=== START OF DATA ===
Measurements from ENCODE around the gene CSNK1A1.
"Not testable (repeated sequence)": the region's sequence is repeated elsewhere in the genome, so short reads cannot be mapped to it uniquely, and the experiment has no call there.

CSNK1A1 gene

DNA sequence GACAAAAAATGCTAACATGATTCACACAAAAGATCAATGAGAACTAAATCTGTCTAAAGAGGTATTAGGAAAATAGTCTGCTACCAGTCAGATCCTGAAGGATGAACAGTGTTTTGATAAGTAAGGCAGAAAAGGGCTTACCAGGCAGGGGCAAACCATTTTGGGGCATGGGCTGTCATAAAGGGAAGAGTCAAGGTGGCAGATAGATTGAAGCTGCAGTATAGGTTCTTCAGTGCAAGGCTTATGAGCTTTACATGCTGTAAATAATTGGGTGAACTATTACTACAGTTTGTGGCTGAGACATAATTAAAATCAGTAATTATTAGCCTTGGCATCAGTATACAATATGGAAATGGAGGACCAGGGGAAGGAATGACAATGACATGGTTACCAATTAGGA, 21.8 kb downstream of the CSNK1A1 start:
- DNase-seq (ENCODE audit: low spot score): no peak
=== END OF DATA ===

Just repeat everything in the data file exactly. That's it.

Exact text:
Measurements from ENCODE around the gene CSNK1A1.
"Not testable (repeated sequence)": the region's sequence is repeated elsewhere in the genome, so short reads cannot be mapped to it uniquely, and the experiment has no call there.

CSNK1A1 gene

DNA sequence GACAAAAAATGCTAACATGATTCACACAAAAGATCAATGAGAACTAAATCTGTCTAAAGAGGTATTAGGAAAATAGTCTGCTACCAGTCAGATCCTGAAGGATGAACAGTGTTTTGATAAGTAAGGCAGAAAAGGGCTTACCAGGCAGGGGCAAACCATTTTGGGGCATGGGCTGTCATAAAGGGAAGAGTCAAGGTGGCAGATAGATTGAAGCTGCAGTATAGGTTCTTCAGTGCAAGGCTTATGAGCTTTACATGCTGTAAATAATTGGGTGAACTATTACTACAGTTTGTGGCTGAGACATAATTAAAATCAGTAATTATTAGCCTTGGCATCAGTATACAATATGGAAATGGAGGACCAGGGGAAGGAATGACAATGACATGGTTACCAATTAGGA, 21.8 kb downstream of the CSNK1A1 start:
- DNase-seq (ENCODE audit: low spot score): no peak